A group of protesters have barricaded themselves on the first floor of a local hotel – their target being a group of businessmen and their wives. The leader of the protest group, Leroy (Neville Aurelius), wants the businessmen to sign a letter admitting that their company discriminates against hiring black people in all but the most menial of positions. Barlow is keen to ensure that a peaceful solution is found, but this may not be possible ….
The colour problem was a topic that regularly turned up during this era of television. Sometimes it was handled in a rather ham-fisted manner (the Callan episode Amos Green Must Live springs to mind) but on other occasions, as here, it provided some genuine food for thought. Although that’s not to say that Black Equals White doesn’t have a few cringeworthy moments.
The protestors are a mixed group, male and female, black and white. To begin with, Leroy is seen to be the obvious leader and he appears to advocate a policy of non-violence. This concept of a peaceful protest is shared by most of the others (there are quite a few “hey mans” bandied about and this, together with the endless protest songs. are a couple of reasons why this part of the story hasn’t aged terribly well).
But after a while it becomes clear that there’s another strong character upstairs, Mac (James Copeland). Unlike Leroy, Mac is white and he also advocates more direct and threatening action. Barlow later succulently sums Mac up. “Party member I reckon. Closed mind, bitter. Wherever there’s trouble that’s where you’ll find him.” Given that Mac’s aims and ideals seem to be diametrically opposed to Leroy’s, it’s strange that they’ve joined forces, but an answer is provided at the end.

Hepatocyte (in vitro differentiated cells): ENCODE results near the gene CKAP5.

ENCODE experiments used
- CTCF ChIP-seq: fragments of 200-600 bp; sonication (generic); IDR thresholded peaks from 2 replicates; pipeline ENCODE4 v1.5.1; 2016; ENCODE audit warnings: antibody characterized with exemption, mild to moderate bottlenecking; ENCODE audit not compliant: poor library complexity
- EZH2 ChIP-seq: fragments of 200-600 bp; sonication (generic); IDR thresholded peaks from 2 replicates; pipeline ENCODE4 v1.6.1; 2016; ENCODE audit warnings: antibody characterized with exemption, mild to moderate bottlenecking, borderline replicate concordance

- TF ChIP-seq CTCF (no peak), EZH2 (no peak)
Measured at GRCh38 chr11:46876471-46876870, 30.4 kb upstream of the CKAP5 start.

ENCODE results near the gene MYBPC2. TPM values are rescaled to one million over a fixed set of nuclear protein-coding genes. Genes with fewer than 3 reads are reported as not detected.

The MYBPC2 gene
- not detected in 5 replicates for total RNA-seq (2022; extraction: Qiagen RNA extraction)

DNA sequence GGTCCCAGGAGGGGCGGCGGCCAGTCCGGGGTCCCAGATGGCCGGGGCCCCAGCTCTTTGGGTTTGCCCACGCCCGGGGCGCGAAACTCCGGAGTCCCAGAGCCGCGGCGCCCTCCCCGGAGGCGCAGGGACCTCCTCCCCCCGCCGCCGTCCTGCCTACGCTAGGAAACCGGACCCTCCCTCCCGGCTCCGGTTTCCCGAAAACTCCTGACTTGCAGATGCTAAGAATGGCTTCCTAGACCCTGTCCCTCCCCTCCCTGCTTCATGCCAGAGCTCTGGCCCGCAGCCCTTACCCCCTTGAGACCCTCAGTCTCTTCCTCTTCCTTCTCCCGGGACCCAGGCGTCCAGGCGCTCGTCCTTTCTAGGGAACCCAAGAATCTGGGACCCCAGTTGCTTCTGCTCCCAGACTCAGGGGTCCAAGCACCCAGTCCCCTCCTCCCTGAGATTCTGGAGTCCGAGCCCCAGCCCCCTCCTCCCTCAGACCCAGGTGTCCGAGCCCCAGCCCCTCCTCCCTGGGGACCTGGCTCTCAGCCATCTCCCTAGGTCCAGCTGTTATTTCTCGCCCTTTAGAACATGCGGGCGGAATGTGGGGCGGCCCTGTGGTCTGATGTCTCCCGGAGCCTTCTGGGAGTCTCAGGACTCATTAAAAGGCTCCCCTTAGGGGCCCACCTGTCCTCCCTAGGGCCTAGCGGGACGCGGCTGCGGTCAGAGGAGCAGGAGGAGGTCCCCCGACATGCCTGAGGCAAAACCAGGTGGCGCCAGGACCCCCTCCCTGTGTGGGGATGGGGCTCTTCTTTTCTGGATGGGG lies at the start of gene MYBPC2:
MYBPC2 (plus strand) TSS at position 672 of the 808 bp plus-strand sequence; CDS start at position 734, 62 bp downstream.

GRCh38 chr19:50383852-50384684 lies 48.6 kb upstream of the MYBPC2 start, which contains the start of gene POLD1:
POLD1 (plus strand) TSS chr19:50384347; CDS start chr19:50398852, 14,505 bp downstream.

The hotel manager, Mr Henry (Angus MacKay), wants them out and he wants them out now. MacKay’s ever increasing exasperation at the way that Barlow and Watt seems to be dragging their heels provides the episode with a rare shaft of humour.
A successful raid manages to extricate Leroy and he’s brought downstairs. This only inflames Mac, who brings out a petrol bomb and tells the others that they may just have to use it. Given that the rest are long-haired student types it seems clear this isn’t what they signed up for, although as most of them are non-speaking extras there’s not a great deal of debate.
Barlow and Leroy cross swords. Neville Aurelius continues to play his part broadly whilst Stratford Johns is quite subdued and restrained. This isn’t a bad choice from Johns as it allows Barlow to soak up Leroy’s various barbs without displaying the anger that Leroy was no doubt hoping to see. Some of Leroy’s points might have struck home but there’s counter-arguments too – Snow mentions that unemployment isn’t just a problem for blacks. In the end Barlow tells Leroy that the law isn’t perfect but it’s what they have and it’s what everybody has to live by. Leroy sneers that white man’s laws don’t apply to him.
Barlow pleads with Leroy to ask the others to leave peacefully but he refuses which leaves Barlow no alternative but to send officers up in force. It’s an interesting choice that we don’t see what happens to the protestors, instead we hear their screams whilst the camera focusses on both Barlow and Leroy. Barlow’s faintly disgusted whilst Leroy seems satisfied. He might not have openly advocated violence like Mac but he’s pleased enough that it’s happened, admitting to Barlow that it helps the cause.
Mr Henry pops up to express his feelings as the screams continue (“good god”). But any fleeting thoughts that he’d suddenly gained a conscience are negated when his next words are “I’m losing business”. Black Equals White may be content to paint its characters in fairly broad brush strokes but that doesn’t mean that it’s completely without merit. Stratford Johns once again commands the screen as Barlow
All this plus Pat Gorman gets a couple of lines as well. He may be one of the most familiar extras from this era of British television, but I can’t recall him speaking that often. Which makes this appearance a notable one for Gorman watchers (I suspect we’re a small, but dedicated, group).